But that technology is on the way.

"Technology is going to play an instrumental part in bringing these investments to the world," Mr. Daley said. "We have 14,000 things individual investors can invest in. We leverage technology so an RIA can manage alternatives and as a fiduciary can make sure that it's appropriate."

Despite all the hurdles, alternatives are getting increasingly popular, and it's likely your clients will ask you about them.

"Client conversations are no longer just, 'How are my stocks and bonds doing?'" Mr. Sempek said. "They want to expand out and invest in other opportunities. Clients out there are doing their own research and asking their advisers for an opinion. They are self-aware, doing their own research and trying to make sense of what's going on around them."

What kind of alternative investments are clients asking about?

Real estate. Many of the problems with alternative real estate investments have been addressed by the industry, Mr. White said.

"One criticism has been that they have limited transparency, low liquidity and high fees," he said. "The industry has taken that feedback and evolved."

Private equity. "We're seeing a lot of interest in the private equity space," Mr. Daly said. "And they're looking at private equity for diversification. The days of looking solely at return are behind them."

Environmental, social and governance investing. "People want something that has an impact on their whole community," Mr. Sempek said.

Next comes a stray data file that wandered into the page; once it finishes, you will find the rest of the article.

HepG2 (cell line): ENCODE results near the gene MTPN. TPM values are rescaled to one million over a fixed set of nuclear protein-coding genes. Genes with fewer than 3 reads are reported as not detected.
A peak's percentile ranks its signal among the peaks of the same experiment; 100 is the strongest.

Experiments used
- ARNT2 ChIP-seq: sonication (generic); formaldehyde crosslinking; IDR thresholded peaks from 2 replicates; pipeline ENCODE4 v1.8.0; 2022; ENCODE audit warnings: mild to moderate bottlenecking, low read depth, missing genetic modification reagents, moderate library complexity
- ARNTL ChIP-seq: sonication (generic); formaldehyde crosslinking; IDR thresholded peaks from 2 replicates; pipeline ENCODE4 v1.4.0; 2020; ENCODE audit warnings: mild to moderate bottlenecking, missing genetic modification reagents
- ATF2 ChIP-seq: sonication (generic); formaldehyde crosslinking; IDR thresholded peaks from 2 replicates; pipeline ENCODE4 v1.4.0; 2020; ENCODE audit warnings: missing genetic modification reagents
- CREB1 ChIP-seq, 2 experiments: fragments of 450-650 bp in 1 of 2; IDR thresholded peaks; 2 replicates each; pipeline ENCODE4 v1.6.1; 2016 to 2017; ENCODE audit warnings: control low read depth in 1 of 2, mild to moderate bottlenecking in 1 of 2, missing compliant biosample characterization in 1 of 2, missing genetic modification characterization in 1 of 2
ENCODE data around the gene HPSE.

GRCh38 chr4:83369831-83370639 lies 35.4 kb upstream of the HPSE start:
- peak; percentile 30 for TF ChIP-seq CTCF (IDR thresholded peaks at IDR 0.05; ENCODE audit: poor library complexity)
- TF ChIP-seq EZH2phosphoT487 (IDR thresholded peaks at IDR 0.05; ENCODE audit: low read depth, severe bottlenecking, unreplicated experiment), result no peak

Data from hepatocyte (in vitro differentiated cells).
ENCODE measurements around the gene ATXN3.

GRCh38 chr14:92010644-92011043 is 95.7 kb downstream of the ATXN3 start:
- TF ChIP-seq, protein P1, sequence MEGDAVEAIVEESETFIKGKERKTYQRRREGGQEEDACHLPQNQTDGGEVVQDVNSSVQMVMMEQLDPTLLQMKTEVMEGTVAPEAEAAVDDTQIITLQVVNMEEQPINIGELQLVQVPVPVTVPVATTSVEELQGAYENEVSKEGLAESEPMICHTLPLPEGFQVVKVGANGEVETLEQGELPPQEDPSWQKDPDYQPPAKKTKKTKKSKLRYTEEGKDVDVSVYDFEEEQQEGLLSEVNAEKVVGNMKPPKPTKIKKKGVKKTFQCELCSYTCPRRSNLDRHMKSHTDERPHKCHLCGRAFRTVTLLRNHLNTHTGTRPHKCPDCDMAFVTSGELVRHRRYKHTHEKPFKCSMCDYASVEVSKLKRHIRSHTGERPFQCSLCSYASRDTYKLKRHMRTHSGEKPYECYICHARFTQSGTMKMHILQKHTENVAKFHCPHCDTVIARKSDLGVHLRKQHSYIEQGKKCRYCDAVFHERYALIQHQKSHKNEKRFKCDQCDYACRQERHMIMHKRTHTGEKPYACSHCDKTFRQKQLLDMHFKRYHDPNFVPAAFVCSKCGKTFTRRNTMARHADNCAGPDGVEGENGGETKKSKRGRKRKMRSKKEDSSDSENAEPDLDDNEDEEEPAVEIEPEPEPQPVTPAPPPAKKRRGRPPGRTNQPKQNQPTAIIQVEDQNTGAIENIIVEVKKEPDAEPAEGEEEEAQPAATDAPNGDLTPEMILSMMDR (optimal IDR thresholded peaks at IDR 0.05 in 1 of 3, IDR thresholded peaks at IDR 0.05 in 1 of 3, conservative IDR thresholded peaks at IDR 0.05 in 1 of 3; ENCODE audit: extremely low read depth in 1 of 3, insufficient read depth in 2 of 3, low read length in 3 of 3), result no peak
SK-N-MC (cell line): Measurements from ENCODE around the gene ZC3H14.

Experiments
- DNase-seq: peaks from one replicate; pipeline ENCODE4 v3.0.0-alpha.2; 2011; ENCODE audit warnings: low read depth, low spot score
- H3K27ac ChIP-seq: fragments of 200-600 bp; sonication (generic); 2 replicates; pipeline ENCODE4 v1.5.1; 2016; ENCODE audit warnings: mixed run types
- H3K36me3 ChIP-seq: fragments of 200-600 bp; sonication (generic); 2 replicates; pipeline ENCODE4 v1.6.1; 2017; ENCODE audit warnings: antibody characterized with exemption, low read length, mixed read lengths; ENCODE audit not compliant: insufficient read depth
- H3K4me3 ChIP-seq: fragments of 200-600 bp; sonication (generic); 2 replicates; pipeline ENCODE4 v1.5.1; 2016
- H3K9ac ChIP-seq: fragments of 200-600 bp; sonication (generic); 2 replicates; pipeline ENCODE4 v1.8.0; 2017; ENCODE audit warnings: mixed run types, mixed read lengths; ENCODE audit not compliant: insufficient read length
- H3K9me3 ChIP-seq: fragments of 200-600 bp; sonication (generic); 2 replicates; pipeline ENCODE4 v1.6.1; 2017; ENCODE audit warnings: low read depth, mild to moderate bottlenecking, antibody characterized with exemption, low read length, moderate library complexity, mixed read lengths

Alternatives are no longer just for accredited investors and institutions.

Mutual funds and ETFs offer hundreds of opportunities for small investors. And even non-traded alternatives are dropping investment minimums to as low as $5,000.

What is the appetite for alternatives among small investors?

"There were more investments in initial coin offerings last year than in venture capital," Mr. Sempek said. "These are everyday people getting into these investments. You could say those investments are not suitable for them, and that's where investment advice comes in. But people are interested in new opportunities."

The popularity of cryptocurrencies clearly indicates an interest among investors, but it also sets off alarm bells for most advisers.

The road ahead for alternatives
Panelists at the InvestmentNews Innovators in Investing event give their take on the next five years:

To conclude, panelists offered these suggestions to advisers and investors on the fence about alts.

"It's important to understand the needs and constraints of clients," Mr. White said. "And they need to understand the liquidity constraints and other considerations in alternatives."

"The main thing to do is to educate yourself," Mr. Sempek said.

If you don't have time, consider outsourcing your alternative investments to someone who can deliver the data and information you need.

"Learn," Mr. Daly said. "The individual investors will come to you."

Experts may not agree on the definition of alternative investments, but most conclude that they are becoming an increasingly important part of investors' portfolios, particularly for those who want to reduce volatility over the long term.

New technologies and increasingly sophisticated custodian services will help advisers implement alts in client portfolios and explain the investments to customers more efficiently than they have in the past.

Go to to watch "Cracking the Making Sense of Alternative Investments," sponsored by DWS, Millennium Trust and Orion Advisor Services.